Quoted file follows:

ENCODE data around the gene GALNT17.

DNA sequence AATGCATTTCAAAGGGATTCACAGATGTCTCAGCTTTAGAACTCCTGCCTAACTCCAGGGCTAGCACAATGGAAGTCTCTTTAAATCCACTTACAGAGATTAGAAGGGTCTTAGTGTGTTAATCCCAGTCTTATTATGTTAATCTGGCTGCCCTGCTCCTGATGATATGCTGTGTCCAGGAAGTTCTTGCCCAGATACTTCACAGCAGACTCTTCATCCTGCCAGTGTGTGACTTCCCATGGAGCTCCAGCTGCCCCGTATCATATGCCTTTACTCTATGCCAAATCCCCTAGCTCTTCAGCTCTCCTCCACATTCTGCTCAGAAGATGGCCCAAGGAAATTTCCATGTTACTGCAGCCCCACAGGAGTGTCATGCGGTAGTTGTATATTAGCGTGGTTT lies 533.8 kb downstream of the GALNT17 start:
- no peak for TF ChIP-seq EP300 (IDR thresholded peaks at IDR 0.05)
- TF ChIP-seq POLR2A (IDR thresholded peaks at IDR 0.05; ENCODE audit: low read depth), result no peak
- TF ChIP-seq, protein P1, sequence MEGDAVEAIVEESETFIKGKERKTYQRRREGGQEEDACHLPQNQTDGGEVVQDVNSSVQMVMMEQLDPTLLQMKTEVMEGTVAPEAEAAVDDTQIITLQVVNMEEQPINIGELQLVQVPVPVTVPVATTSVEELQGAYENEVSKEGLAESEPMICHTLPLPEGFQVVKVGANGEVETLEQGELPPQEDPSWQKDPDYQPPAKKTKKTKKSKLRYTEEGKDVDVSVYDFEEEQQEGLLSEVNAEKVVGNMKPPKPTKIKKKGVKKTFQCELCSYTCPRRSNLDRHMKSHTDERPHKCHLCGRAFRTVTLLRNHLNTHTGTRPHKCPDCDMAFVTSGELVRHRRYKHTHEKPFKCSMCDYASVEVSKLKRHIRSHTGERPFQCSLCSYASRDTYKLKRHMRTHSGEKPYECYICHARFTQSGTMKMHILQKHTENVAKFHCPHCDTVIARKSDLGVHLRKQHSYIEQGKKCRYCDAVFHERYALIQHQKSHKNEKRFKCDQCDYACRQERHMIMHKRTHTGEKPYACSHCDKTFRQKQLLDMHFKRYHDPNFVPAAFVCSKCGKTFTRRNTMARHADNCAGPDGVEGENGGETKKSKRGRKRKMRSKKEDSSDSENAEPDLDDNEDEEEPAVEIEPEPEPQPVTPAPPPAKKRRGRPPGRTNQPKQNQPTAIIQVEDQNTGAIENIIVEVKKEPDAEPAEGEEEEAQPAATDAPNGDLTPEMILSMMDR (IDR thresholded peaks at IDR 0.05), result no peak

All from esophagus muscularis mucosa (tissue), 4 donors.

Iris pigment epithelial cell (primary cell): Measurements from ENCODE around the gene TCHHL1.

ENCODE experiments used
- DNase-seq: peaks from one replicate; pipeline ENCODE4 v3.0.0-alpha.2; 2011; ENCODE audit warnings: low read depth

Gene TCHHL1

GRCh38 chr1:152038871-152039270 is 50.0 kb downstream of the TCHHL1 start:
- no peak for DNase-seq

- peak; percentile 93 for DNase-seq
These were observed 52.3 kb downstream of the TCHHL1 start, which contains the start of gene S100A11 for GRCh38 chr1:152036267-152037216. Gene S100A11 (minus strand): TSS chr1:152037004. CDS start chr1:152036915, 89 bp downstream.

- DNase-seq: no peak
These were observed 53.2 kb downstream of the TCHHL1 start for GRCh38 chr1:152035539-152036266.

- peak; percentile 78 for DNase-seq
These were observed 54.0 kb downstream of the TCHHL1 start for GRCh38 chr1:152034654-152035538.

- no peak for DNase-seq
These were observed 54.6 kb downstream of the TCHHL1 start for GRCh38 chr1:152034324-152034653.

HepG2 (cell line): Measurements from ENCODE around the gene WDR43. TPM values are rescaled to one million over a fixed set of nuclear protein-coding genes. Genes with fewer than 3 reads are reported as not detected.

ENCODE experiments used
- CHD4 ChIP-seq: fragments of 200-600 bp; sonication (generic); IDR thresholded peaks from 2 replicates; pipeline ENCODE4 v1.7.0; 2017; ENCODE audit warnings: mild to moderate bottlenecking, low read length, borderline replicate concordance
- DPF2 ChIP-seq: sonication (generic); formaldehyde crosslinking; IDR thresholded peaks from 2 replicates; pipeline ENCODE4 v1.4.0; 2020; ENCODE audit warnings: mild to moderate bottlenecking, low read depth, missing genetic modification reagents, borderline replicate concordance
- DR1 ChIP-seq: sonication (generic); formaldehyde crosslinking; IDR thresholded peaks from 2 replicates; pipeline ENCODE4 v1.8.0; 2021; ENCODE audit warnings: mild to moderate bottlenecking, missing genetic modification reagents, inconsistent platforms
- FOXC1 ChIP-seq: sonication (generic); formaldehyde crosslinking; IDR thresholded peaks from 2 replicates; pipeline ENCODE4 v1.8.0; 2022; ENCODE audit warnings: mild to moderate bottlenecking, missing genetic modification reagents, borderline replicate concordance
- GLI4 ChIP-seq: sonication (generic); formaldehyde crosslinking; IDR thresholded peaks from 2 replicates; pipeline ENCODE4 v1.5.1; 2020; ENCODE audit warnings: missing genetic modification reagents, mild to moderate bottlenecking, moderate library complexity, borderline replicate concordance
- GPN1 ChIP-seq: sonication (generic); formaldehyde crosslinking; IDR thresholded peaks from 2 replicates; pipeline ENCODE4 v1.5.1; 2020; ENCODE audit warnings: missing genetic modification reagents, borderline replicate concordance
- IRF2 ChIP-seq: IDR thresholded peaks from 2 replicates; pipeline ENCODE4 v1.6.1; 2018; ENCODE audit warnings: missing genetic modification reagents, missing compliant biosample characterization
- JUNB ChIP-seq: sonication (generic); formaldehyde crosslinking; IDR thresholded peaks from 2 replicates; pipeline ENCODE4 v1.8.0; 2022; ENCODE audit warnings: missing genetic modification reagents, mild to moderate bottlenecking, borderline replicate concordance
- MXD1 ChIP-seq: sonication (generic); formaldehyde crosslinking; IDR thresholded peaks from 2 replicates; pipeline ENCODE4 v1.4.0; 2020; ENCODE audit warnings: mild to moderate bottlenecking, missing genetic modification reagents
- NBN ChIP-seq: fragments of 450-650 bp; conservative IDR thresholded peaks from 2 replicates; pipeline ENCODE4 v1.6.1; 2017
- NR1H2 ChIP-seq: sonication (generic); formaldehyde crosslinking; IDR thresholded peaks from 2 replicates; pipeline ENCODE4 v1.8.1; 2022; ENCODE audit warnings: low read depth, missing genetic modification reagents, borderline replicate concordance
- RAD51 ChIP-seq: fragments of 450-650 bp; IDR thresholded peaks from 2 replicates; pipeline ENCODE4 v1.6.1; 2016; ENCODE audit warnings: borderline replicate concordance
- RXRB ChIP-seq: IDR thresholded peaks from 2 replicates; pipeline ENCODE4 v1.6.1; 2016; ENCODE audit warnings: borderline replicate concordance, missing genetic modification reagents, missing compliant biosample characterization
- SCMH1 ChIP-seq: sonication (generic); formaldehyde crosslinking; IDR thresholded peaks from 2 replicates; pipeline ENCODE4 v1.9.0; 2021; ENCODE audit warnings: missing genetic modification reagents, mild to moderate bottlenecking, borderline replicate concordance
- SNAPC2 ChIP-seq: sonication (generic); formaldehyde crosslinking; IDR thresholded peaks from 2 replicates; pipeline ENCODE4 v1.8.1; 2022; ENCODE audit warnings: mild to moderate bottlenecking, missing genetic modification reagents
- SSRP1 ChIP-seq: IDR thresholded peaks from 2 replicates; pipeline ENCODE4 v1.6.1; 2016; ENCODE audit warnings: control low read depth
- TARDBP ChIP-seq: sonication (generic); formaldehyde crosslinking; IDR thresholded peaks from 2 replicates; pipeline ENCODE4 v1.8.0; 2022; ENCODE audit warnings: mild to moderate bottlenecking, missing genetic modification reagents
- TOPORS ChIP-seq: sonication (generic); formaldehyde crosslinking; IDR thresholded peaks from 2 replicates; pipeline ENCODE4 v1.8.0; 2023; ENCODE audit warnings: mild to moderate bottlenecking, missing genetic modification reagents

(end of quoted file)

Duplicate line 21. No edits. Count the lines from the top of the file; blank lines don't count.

HepG2 (cell line): Measurements from ENCODE around the gene WDR43. TPM values are rescaled to one million over a fixed set of nuclear protein-coding genes. Genes with fewer than 3 reads are reported as not detected.